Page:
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A History Of The Church In Five Books by Theodoret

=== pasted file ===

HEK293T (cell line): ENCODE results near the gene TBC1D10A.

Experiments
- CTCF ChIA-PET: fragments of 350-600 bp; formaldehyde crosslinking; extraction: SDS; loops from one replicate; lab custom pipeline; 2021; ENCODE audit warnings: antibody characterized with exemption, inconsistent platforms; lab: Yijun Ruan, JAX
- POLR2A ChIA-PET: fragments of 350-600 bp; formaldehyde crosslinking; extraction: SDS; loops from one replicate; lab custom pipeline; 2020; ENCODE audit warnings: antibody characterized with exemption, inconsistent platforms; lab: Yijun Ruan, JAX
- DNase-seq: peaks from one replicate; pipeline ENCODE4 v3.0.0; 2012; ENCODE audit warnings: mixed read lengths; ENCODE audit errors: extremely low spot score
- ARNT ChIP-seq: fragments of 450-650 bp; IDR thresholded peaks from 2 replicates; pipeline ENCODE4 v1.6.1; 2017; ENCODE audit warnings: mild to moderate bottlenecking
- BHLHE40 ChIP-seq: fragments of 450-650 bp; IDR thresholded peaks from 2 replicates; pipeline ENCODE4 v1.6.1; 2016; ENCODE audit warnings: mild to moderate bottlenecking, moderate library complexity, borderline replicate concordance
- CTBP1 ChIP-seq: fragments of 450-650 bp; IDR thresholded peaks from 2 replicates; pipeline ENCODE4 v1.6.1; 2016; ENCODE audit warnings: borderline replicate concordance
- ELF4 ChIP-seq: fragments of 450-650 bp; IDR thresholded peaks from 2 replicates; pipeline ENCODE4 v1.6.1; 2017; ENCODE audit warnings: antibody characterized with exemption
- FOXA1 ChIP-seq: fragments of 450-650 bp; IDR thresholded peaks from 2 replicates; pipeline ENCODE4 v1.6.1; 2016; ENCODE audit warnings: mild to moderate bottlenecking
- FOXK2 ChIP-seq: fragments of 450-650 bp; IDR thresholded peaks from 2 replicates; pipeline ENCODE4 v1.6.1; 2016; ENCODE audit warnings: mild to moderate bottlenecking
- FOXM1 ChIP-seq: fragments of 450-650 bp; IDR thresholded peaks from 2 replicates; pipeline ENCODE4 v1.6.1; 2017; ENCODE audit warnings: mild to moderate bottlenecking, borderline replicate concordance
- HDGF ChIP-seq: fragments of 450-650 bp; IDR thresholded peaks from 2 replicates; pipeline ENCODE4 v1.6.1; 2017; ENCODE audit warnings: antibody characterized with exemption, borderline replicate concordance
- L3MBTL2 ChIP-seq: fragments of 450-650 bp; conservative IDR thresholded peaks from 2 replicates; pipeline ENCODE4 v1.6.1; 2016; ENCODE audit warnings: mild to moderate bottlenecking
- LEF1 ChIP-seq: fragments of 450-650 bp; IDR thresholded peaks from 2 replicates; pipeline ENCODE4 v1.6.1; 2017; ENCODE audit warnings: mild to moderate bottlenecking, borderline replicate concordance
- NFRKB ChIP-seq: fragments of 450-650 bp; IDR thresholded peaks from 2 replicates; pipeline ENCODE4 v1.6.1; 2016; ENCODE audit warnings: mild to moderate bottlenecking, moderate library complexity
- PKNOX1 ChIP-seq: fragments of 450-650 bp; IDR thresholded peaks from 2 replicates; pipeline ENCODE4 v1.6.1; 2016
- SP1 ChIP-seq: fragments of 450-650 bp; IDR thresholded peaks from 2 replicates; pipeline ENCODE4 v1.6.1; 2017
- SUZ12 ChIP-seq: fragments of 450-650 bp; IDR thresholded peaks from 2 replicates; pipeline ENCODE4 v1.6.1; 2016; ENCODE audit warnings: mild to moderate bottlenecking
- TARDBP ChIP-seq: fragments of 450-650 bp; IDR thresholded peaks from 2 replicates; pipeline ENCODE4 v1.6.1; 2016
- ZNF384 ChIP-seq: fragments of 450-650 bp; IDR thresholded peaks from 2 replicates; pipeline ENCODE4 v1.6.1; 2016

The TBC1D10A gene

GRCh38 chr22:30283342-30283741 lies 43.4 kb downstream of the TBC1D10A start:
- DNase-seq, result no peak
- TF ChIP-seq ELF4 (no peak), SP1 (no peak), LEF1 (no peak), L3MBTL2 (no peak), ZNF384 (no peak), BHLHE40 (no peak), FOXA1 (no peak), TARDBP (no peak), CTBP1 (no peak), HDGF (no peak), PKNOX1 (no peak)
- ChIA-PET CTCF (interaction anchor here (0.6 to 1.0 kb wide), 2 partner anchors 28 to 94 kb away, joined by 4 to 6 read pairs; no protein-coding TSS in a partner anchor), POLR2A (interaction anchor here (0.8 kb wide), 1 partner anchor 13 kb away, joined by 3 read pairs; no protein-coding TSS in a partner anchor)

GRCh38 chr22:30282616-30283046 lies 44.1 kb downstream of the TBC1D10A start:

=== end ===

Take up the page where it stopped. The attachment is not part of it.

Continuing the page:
I CONSIDER it requisite to inform those who may be unacquainted with the facts, of the courage and wisdom displayed by Eusebius, when he received the imperial mandate enjoining his banishment to Thrace. The officer who brought the mandate arrived in the evening. Eusebius desired him to be quiet, and to conceal the cause of his journey; “For if the multitude,” said he, “who are all imbued with divine zeal, should learn your design, they will drown you, and I shall have to answer for your death.” After having, according to custom, celebrated the evening service, the old man departed on foot during the night, accompanied by one of his domestics, who carried his pillow and a book. When he arrived at the banks of the Euphrates, which washes the walls of the city, he leaped into a ferry boat, and desired the rowers to convey him to Zeugma, which he reached at the break of day. In the mean time, the city of Samosata was filled with the sounds of weeping and lamentation; for the servant of Eusebius had mentioned the mandate which his master had received, and had asked some of the people to bring certain books which were then required. All the citizens deplored the loss of their pastor; and some of them rowed across the ford in quest of him. When they reached Zeugma, and saw him, they besought him with tears and lamentations to remain with them, and not to leave his flock exposed to the attacks of wolves. But when he read to them the precepts laid down by the apostle, enjoining obedience to princes and magistrates, they saw it would be impossible to overrule his resolution; and, accordingly, some of them presented him with gold, and others offered garments and servants. He accepted a few gifts from some of his intimate friends; and after praying for them all, and exhorting them to defend with stedfastness the doctrines of the apostles, he set out for the Danube. The citizens returned to their homes, and exhorted each other to resist the attacks of the wolves.








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